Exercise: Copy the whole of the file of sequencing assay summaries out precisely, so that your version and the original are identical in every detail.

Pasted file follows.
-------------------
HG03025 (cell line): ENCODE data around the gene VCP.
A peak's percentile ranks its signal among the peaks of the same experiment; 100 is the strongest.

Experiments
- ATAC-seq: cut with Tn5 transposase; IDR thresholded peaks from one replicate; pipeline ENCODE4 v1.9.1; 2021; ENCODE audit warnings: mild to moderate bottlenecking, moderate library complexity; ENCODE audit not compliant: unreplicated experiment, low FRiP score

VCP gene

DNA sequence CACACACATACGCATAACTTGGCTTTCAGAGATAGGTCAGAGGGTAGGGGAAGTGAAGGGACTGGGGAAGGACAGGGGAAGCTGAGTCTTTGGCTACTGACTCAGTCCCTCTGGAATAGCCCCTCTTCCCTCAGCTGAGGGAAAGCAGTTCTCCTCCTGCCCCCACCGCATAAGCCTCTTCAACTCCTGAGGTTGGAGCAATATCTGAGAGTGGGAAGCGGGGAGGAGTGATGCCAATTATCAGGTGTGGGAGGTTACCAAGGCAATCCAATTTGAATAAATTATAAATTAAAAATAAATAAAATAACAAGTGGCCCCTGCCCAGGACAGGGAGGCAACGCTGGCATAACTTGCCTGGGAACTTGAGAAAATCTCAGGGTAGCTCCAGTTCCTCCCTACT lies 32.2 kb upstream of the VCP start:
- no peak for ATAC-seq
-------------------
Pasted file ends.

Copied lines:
HG03025 (cell line): ENCODE data around the gene VCP.
A peak's percentile ranks its signal among the peaks of the same experiment; 100 is the strongest.

Experiments
- ATAC-seq: cut with Tn5 transposase; IDR thresholded peaks from one replicate; pipeline ENCODE4 v1.9.1; 2021; ENCODE audit warnings: mild to moderate bottlenecking, moderate library complexity; ENCODE audit not compliant: unreplicated experiment, low FRiP score

VCP gene

DNA sequence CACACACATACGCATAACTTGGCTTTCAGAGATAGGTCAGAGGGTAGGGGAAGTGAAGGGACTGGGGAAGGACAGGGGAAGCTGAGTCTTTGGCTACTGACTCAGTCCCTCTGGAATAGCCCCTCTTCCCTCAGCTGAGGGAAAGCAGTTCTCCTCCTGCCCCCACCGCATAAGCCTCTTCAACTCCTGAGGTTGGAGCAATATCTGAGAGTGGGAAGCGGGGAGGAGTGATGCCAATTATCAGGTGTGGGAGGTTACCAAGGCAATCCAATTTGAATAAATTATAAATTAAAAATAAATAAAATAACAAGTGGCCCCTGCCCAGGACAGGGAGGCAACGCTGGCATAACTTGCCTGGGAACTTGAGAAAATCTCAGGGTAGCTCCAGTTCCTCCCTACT lies 32.2 kb upstream of the VCP start:
- no peak for ATAC-seq